As the jet makes its arching descent across Hilo Bay on the Big Island of Hawai’i, we’re mesmerized by the tropical tableau below – translucent blue water fringed with green rolling hills. The couple across the aisle compares the scenery to Ireland. But when my husband and I step off the plane the floral fragrances and warm trade winds leave no doubt that we’re in Hawai’i.
Exotic birds soar from palm to palm as we wind our way down the drive to a plantation-style inn located 14 miles from Hilo. Every room at Palm Cliff House has views of the ocean below, where humpback whales and spinner dolphins frolic in the waters of Pokakumanu Bay. I eye the two-person sunken Jacuzzi win views to the ocean, the four-poster bed and the comfy chairs on our private porch. But we don’t linger. We lace up our walking shoes and hike up through ferns, wild orchids and thick bamboo of Hawaii’s tallest waterfall in the nearby Akaka Falls State Park. It’s just the beginning of our Big Island adventure.
Find the “Old Hawaii” in Hilo
Hilo blossomed from a village centered around the mission church to a boomtown when sugar production flourished. Businesses came and went — whaling, coffee farms, sugar plantations, the occasional cruise ship and a budding tourist industry. Surfing and family time are celebrated recreations in Hilo and the pace on this side of the island is slower than in the more populated tourist destinations.
Plan your trip to Hilo to visit the Farmers Market, open daily until 4 p.m. except Friday. The 23-year-old market features more than 200 island farmers, honey-makers, local goat and feta cheese producers, floral artists and crafters who display their goods in a space covering two blocks.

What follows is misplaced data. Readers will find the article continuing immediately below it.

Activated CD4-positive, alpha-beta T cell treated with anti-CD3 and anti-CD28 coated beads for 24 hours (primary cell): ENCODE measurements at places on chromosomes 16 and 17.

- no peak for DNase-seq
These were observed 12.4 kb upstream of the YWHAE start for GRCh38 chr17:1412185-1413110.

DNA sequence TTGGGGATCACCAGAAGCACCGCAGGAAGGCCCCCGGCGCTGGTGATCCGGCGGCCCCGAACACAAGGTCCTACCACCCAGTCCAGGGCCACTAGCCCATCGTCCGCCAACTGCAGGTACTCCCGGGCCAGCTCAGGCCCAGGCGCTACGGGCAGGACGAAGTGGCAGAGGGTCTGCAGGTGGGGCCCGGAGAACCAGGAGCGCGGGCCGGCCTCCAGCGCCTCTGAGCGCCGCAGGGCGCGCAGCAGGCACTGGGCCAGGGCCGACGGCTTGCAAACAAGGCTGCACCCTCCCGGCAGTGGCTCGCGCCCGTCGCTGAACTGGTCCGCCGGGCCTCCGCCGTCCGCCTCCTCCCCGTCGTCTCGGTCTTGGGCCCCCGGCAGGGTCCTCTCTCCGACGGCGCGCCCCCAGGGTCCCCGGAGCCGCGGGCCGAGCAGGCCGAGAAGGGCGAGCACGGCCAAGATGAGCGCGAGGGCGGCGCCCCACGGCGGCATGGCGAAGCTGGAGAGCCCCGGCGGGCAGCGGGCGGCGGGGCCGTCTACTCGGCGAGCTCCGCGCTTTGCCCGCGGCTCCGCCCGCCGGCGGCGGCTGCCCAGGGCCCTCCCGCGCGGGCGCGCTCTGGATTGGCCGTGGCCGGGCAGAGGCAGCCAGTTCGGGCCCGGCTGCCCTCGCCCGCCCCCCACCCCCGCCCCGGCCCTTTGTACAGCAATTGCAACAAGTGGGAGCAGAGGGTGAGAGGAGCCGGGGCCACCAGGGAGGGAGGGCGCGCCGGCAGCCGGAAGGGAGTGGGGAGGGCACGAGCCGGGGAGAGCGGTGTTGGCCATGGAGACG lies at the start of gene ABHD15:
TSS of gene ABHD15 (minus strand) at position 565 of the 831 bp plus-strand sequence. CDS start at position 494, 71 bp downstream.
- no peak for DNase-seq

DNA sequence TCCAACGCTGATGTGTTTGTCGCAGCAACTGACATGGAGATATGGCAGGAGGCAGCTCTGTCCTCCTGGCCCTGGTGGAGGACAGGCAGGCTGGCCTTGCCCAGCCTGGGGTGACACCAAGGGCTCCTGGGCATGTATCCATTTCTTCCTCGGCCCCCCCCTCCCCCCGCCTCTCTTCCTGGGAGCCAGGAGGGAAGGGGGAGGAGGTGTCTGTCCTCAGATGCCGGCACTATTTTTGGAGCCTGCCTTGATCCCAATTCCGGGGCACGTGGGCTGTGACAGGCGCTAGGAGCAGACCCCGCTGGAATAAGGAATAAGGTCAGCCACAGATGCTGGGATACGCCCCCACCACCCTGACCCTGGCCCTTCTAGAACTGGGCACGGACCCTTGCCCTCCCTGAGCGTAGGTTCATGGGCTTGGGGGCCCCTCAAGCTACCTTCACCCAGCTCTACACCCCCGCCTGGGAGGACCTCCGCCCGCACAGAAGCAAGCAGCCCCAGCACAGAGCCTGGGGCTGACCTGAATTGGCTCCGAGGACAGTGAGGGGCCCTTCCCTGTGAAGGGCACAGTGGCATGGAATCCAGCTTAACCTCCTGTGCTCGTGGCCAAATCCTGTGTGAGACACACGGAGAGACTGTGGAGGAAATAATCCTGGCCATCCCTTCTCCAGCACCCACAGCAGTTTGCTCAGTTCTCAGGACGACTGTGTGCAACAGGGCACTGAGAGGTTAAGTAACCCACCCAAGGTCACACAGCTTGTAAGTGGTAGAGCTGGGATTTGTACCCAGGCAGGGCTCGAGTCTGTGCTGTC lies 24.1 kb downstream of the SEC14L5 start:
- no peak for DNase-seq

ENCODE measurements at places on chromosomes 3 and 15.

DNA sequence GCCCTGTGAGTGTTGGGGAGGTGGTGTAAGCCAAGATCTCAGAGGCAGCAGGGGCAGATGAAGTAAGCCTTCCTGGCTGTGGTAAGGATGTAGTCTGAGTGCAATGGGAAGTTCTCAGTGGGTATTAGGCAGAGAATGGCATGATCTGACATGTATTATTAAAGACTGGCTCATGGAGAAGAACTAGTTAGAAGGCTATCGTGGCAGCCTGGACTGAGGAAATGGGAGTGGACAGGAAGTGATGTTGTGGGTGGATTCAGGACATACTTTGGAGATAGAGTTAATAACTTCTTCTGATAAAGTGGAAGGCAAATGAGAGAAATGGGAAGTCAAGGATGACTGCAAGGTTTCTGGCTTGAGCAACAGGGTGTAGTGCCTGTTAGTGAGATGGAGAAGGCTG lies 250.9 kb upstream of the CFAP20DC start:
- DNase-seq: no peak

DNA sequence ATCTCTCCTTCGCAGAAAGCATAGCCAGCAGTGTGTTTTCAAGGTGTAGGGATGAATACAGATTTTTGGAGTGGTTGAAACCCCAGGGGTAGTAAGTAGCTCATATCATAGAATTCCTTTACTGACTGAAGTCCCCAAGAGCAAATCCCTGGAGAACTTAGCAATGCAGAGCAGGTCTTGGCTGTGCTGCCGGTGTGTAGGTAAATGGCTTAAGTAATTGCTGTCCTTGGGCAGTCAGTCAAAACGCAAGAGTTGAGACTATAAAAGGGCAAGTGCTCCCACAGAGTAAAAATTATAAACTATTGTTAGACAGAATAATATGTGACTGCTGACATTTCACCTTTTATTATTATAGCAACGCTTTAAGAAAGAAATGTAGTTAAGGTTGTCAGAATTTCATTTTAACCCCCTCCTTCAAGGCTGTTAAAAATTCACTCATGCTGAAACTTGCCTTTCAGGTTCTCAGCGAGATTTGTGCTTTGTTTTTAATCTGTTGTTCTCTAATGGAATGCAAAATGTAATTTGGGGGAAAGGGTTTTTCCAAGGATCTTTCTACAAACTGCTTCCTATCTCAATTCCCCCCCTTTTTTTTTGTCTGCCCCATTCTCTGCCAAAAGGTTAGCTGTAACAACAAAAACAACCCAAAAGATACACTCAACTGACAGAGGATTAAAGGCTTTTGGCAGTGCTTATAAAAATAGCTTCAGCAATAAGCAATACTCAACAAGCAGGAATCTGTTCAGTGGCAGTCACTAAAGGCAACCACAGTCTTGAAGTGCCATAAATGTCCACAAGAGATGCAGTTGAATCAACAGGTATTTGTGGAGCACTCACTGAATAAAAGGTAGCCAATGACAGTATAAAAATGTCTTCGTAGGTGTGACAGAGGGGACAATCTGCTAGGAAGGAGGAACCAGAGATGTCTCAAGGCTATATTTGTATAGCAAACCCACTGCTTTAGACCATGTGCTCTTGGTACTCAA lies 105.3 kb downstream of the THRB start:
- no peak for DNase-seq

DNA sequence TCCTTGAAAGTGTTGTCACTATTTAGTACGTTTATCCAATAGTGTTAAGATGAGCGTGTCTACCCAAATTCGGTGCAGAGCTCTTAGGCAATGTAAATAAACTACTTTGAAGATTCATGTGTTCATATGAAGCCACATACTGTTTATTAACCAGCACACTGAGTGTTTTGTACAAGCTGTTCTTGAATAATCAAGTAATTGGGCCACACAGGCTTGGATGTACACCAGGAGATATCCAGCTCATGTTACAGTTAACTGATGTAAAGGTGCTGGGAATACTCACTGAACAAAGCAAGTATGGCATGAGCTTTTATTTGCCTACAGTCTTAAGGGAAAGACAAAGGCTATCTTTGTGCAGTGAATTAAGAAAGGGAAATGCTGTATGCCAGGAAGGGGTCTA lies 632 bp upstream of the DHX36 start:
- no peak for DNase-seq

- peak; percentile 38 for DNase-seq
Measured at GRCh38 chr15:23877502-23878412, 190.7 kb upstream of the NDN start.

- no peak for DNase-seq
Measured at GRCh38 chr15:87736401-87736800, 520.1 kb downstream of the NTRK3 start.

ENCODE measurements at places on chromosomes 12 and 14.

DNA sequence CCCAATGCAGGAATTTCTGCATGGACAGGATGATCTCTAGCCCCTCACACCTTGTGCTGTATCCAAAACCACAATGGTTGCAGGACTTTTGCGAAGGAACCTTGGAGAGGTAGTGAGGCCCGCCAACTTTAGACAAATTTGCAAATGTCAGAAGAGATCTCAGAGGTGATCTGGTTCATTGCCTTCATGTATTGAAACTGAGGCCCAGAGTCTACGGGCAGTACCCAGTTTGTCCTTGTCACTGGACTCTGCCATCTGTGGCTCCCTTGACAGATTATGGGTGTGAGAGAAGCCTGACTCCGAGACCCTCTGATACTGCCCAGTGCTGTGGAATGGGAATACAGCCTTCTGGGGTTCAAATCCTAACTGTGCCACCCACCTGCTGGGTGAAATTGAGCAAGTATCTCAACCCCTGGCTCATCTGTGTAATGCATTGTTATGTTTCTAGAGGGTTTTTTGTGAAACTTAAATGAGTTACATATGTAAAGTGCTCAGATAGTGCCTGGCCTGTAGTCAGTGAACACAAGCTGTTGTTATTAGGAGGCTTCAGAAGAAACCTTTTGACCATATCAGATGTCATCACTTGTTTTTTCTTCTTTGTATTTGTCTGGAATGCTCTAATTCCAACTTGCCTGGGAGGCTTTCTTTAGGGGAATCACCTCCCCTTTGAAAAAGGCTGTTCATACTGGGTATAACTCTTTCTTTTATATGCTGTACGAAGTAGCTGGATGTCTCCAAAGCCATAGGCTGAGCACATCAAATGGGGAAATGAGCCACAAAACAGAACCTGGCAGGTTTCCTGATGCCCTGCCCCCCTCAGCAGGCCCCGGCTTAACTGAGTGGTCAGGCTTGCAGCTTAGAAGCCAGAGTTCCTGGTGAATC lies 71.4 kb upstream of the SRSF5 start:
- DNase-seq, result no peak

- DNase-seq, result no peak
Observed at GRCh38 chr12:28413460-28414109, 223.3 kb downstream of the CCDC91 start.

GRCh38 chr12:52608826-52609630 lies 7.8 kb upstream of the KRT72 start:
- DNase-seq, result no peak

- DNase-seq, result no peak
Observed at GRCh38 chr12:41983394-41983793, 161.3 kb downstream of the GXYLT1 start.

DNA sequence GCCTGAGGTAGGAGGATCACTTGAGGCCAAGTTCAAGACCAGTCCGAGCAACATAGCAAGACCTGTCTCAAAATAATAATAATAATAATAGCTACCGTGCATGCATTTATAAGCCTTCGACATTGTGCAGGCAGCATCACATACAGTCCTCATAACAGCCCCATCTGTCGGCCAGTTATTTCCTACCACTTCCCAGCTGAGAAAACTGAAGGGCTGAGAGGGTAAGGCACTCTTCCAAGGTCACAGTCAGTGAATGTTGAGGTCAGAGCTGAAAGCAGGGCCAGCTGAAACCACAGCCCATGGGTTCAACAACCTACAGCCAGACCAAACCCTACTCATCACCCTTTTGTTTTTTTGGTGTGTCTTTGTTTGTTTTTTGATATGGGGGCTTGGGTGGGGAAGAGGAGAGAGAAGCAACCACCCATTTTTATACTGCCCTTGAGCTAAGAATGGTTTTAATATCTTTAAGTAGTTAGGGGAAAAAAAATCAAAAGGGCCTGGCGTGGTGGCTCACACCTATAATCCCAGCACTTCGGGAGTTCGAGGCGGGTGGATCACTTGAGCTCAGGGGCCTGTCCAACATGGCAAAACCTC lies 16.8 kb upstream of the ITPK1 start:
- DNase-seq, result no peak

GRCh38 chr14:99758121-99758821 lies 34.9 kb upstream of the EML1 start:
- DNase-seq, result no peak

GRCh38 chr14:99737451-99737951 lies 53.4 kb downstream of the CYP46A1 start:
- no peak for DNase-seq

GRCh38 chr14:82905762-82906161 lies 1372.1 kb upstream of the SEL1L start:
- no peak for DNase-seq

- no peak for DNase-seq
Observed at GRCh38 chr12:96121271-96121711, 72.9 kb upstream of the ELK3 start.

Bike the Rim of the Volcano
The 45-minute drive from Hilo to Hawaii Volcanoes National Park leads us to one of the 21 World heritage sites in the United States and one of two in Hawaii.
we joined an easy, three-hour, nine-mile “Bike Volcano” excursion. We cruised through thick forests and volcanic rock fields, stopping to hike through a lava tube and watch ash and gas spewing from the Halema’uma’u Crater. Don’t miss the nearby Volcano Garden Art Center and make time for lunch in the organic gardens of Café Ono.
Paddle on the Kona Coast
Leaving the rainforest and volcanoes behind, we traded our backpacks for fins, goggles and paddles on the Kona Coast. A world of difference separates the east and the west coasts of the Big Island. One side is wet and verdant; the other side is dry and volcanic. We moved our base to the Sheraton Keauhou Bay Resort, perched dramatically on black lava cliffs amid 22 green acres of oceanfront gardens.
Imagine paddling into the Kealakekua Bay where Captain Cook is said to have landed in 1779. Now picture gliding past steep cliffs dotted with ancient burial caves of the Hawaiian royalty and landing on hard lava rock where a picnic awaits you. And then snorkel for hours, face planted in the clear water of the lagoon, in the kaleidoscopic world of the marine sanctuary. That’s marine adventure on the Big Island.
And maybe you’ll be lucky, as we were. On the return trip across the bay, dolphins surfaced close to our kayaks and then as furtively as they arrived, they disappeared into the depths of the Pacific Ocean.
Bliss Out with a Chocolate Body Wrap
The Hawaiian phrase lomilotni means to rub, knead, massage. Practitioners of this ancient Polynesian healing technique use not only their palms, but also their forearms, fingers, knuckles and elbows. Let your body and mind melt into the soundtrack of waves and birdsong during an open-air massage at The Sheraton Ho’ola Spa. Zen out with a Chocolate Body Wrap; warm Hershey’s chocolate is brushed all over your body, and a soft Vichy shower completes the decadence. It sounds other worldly because it is.
Cover photo: Tropical Rainbow, byDebcha